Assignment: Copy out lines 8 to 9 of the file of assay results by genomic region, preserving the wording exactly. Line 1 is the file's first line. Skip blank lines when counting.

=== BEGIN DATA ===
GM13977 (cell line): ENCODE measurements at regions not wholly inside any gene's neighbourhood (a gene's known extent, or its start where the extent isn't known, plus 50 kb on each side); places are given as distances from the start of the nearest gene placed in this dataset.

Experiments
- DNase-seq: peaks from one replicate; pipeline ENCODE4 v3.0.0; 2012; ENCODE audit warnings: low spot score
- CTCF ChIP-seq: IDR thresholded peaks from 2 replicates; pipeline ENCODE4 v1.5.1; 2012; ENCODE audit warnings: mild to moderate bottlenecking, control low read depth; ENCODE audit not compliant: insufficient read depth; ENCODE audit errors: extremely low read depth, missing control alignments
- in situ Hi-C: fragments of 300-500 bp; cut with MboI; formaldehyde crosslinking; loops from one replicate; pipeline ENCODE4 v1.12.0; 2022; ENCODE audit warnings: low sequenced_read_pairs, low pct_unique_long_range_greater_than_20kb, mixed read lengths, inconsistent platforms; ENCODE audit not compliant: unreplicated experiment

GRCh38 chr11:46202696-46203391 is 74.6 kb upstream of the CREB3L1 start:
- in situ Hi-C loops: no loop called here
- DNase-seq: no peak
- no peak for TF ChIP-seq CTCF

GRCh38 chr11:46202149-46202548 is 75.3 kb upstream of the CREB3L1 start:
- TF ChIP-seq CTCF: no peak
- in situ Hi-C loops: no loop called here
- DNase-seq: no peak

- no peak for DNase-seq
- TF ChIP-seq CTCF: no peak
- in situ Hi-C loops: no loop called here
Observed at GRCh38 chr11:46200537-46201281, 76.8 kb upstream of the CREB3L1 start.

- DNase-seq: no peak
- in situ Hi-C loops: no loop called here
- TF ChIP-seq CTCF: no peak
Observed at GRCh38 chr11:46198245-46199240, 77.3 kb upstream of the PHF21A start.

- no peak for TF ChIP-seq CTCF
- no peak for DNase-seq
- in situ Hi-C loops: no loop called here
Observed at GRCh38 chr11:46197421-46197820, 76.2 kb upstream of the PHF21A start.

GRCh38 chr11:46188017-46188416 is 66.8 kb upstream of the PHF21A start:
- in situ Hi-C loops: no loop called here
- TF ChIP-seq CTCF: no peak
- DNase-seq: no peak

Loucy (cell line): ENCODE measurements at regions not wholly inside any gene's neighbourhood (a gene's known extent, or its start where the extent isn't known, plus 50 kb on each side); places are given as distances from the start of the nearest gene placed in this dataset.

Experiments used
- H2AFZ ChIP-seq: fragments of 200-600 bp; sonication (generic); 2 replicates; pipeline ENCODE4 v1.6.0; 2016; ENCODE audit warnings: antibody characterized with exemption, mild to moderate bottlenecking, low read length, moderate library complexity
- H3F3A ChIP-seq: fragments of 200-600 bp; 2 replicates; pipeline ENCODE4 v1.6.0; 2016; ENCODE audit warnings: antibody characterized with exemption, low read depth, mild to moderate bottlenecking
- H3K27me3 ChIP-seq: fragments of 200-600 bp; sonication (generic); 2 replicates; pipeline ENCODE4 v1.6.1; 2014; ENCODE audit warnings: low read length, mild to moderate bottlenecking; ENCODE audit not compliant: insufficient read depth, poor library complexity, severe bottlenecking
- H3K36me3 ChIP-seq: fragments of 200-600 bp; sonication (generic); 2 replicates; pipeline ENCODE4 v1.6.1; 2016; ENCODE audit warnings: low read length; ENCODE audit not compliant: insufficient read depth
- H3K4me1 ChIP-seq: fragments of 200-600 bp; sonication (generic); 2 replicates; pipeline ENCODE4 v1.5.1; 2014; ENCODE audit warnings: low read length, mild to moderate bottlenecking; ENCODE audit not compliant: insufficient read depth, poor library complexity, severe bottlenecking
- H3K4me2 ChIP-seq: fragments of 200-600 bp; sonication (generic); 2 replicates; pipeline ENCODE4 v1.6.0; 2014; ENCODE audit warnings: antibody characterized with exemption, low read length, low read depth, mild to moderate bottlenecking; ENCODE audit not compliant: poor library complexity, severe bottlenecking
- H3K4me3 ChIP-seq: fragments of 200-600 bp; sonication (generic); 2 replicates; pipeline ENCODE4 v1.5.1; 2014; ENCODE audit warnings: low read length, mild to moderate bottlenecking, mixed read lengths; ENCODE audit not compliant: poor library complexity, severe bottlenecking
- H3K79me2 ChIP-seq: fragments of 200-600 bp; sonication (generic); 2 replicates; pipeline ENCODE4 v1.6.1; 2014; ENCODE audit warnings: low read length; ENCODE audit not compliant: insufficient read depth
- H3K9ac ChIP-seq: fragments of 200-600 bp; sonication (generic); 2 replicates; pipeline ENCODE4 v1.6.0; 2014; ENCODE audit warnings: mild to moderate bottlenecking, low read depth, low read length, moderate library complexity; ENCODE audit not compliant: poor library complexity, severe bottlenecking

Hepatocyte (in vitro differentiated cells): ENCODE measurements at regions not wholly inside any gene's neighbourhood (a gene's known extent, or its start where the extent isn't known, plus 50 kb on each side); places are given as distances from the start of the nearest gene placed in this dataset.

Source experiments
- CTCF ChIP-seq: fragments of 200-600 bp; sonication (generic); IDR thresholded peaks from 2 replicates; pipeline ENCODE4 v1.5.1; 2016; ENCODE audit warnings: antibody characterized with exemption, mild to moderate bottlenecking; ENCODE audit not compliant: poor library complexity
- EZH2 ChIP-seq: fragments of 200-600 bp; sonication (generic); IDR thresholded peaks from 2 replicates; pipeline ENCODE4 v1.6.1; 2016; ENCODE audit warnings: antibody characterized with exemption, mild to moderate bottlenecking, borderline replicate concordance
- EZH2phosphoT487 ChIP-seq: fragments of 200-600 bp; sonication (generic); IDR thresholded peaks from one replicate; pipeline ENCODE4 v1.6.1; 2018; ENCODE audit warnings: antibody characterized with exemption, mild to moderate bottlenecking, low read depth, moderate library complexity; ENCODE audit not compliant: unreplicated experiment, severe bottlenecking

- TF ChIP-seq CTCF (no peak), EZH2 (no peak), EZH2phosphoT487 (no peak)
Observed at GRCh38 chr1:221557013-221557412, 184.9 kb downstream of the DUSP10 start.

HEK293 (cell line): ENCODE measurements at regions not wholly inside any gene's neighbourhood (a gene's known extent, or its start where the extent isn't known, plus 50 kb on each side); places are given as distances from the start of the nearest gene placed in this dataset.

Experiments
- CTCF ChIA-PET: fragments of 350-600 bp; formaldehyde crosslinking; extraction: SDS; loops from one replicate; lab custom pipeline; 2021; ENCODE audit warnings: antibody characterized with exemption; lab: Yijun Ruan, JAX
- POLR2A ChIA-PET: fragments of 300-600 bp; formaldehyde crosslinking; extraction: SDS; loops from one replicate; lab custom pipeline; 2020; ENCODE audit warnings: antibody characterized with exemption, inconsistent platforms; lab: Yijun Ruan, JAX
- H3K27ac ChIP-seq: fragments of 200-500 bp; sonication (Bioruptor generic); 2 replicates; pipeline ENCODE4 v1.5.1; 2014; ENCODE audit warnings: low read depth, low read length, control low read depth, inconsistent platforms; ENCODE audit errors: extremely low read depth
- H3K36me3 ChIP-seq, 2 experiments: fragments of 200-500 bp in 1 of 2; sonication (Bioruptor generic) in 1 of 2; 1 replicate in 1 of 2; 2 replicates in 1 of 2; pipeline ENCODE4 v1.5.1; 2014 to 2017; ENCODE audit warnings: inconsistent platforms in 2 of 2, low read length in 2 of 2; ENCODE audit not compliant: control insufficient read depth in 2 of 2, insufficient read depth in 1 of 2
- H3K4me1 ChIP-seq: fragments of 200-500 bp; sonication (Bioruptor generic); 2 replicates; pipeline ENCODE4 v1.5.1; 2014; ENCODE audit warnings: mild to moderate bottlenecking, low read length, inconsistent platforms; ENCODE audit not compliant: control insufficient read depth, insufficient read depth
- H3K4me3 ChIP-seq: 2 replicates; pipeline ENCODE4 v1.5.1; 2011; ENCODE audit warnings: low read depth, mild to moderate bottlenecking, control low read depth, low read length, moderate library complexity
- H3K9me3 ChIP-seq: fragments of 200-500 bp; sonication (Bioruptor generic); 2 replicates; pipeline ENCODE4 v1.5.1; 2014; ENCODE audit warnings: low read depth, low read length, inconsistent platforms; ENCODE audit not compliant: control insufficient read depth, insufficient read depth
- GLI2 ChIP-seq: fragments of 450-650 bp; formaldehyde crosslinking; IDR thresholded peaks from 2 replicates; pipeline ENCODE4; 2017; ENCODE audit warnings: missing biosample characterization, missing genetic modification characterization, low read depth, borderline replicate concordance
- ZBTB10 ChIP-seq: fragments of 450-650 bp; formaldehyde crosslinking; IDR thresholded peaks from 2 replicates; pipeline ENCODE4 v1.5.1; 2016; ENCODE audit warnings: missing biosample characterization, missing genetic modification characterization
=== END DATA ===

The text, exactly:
- DNase-seq: no peak
- no peak for TF ChIP-seq CTCF